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I created a beginning and an end.  Then, I started filling in each phase with successive conflicts.  No one wants to read a book about unicorns jumping over rainbows and giggling all day long.  Too much happiness.  We read for the love of conflict, growth and resolution.  It’s what almost every book gives us.

I read some more.  WIRED FOR STORY is a great book about how to understand plot and character construction.  It helped to memorize the thing.  I looked up George Lucas and learned about all the ways he created the Star Wars characters and what made them so great.  I wanted to build my characters and world in a way that people could connect with.

 

STEP TWO THINK OF PLOT CONSTRUCTION

 

 

When I write a story there are three thoughts in my head at all times.

 

The plot line guided me. 

 

Which is always an easy thing to say, but a lot harder to do in practice.  I’ve actually done a ton of research into plot arcs and plot development. There are several worksheets I’ve created to help with this and I use them frequently.  Even while writing short stories, I find it helpful to break down the story and ensure I hit all the proper beats.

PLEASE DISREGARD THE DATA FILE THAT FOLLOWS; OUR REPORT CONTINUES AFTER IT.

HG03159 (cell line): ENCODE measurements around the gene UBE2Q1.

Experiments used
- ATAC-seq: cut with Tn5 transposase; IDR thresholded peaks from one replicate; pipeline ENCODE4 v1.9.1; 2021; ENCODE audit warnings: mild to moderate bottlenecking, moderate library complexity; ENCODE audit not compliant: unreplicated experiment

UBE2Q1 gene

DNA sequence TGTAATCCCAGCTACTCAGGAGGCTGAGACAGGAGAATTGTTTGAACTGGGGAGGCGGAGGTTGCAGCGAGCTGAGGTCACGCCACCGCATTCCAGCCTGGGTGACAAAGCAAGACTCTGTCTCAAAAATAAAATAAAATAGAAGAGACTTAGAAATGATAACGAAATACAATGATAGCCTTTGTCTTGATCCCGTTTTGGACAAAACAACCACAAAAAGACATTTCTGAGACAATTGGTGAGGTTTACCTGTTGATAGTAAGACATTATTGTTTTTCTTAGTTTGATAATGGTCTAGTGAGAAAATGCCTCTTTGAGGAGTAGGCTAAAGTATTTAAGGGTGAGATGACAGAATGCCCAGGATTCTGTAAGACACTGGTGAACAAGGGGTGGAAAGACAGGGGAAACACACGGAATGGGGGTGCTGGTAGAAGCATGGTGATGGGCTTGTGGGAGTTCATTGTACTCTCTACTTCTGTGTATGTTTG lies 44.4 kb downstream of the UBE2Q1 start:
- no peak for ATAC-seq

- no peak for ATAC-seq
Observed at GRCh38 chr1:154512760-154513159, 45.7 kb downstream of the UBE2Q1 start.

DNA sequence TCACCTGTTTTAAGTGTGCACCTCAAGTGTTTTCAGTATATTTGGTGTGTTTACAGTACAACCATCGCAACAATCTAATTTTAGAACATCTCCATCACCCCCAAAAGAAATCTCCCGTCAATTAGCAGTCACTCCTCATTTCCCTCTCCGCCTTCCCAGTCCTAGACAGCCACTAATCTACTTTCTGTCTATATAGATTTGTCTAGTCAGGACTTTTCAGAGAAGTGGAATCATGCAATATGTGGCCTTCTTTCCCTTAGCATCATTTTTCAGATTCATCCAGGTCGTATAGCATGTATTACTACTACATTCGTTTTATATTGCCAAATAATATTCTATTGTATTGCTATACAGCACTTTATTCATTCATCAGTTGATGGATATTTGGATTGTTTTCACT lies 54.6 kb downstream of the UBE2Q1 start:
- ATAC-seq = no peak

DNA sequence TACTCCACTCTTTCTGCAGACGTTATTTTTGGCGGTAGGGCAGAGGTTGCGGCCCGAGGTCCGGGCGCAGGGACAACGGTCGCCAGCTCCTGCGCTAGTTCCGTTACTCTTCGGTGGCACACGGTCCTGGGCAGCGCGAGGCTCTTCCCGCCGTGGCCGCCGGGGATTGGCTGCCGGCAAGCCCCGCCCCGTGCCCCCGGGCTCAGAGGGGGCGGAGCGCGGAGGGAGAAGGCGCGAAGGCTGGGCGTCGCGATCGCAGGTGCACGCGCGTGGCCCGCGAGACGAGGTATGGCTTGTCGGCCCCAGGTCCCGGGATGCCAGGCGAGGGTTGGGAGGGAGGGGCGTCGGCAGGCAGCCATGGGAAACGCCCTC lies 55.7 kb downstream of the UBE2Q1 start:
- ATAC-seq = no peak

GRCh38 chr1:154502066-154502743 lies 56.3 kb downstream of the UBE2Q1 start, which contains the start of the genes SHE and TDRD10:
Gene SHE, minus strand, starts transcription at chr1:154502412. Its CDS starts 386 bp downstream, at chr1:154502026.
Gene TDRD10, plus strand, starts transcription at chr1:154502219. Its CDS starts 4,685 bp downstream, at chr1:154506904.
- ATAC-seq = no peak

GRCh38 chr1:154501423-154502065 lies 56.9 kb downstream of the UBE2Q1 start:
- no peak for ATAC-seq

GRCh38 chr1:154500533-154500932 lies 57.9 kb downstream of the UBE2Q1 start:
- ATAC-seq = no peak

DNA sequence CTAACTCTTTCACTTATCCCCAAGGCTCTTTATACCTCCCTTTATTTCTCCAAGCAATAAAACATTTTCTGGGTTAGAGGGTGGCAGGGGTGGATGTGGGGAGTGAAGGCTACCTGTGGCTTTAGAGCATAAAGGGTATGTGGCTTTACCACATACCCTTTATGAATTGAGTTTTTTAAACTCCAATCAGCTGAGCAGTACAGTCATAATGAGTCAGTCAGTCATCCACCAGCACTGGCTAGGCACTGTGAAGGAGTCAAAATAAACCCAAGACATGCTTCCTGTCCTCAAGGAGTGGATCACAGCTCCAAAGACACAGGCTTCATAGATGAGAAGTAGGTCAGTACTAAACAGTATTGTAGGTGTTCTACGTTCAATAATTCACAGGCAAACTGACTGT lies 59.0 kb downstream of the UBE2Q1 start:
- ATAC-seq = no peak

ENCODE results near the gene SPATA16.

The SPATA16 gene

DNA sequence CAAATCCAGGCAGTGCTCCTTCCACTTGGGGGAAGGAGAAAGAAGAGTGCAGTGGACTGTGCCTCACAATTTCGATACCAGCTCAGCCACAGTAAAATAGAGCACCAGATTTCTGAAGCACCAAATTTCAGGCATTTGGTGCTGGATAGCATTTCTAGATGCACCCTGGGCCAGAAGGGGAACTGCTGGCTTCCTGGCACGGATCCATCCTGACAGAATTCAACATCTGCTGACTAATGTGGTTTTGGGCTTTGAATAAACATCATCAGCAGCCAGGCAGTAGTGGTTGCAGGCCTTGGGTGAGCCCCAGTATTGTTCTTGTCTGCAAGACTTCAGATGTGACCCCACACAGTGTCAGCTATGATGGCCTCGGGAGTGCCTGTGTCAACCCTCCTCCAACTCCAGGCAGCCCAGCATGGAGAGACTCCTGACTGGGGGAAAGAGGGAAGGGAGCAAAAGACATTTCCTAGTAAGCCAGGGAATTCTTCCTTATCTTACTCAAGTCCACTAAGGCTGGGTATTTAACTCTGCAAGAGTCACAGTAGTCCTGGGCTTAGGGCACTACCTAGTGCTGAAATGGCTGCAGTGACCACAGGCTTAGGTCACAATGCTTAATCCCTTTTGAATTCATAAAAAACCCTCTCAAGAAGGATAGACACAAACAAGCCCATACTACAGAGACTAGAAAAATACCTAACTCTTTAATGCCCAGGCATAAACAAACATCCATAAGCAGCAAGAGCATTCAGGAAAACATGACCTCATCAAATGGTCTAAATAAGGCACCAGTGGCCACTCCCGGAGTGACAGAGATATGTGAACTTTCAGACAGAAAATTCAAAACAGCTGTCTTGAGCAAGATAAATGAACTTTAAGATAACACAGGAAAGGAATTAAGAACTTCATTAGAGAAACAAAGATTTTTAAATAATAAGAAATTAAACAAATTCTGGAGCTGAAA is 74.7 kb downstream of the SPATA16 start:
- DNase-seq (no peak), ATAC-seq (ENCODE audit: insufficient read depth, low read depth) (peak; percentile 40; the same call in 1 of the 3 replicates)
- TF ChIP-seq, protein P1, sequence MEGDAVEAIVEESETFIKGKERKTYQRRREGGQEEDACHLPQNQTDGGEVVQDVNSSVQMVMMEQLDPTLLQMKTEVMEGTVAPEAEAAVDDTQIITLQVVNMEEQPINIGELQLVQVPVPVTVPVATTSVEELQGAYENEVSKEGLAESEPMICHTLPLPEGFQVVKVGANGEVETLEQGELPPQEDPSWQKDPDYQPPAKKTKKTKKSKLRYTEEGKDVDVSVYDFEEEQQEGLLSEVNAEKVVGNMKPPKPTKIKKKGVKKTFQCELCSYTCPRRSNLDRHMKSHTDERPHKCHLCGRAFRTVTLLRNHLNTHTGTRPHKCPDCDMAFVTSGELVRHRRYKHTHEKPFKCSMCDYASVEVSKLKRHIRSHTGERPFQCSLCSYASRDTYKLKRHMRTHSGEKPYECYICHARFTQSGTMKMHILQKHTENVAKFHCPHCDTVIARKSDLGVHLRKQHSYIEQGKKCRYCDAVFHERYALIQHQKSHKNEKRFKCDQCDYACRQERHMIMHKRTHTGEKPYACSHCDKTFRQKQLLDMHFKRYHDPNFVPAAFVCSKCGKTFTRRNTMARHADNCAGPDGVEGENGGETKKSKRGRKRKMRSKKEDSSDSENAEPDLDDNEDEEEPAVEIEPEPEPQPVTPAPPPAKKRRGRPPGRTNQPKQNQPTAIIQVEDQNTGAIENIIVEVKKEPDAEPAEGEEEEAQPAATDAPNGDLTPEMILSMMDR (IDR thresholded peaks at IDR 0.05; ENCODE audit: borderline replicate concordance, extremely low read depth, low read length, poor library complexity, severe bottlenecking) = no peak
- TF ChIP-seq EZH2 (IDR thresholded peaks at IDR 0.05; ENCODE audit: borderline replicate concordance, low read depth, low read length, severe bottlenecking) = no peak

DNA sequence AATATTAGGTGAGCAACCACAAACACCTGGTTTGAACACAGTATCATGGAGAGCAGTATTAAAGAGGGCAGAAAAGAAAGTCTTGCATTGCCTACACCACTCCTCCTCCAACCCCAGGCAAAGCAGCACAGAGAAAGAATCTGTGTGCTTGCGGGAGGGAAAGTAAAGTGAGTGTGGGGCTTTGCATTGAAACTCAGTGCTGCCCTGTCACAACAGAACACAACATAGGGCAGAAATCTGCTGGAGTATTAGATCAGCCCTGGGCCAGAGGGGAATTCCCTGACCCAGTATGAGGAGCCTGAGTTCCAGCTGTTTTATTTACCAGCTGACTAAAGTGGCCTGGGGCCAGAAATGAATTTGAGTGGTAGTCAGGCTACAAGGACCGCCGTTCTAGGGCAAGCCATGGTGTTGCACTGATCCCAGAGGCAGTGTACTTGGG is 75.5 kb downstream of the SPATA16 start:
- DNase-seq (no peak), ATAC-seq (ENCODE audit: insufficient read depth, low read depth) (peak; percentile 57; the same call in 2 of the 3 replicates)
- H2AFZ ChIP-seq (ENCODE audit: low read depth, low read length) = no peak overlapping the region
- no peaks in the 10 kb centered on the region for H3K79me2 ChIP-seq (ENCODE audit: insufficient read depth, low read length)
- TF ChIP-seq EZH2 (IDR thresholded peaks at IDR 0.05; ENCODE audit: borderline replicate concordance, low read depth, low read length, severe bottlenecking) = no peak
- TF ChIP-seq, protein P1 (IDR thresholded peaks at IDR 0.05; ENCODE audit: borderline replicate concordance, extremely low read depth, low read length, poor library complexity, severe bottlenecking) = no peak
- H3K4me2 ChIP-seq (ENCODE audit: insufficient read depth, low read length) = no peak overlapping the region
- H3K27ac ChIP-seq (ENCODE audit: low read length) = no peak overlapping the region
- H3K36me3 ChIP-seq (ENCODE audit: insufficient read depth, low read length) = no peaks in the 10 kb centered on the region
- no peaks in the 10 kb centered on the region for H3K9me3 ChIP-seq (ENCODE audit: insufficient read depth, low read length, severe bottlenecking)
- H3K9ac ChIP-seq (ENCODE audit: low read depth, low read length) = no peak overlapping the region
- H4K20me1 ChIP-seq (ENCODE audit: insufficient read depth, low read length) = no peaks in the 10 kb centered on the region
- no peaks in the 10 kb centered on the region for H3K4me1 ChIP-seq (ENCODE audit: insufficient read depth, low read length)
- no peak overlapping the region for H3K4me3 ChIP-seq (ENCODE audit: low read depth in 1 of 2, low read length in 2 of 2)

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The sub plots and mini stories within the story grew and accumulated over each chapter.  Once I created enough detail in the world, then I found I could go back to things I planted and use them again in different ways.

 

It made the story more interesting and created additional depth.  It was and IS fun.  I tell people that the more you tell a story, the better it gets.

 

I know a guy that never went to combat, but nowadays he tells people Rambo looked like a wimp compared to him.

 

The stories might not be true, but they’re really good stories.  I’m reminded that writing is an art.  I look at a book like a sculpture when I’m editing.  The first draft is the creation of rough stone.  Through editing, we chip away at it, sand it and refine it to something beautiful.

 

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So it’s simple really.  To answer the question my good friend posed to me of HOW I was able to finish my novel. It required one major ingredient.

 

PERSISTENCE.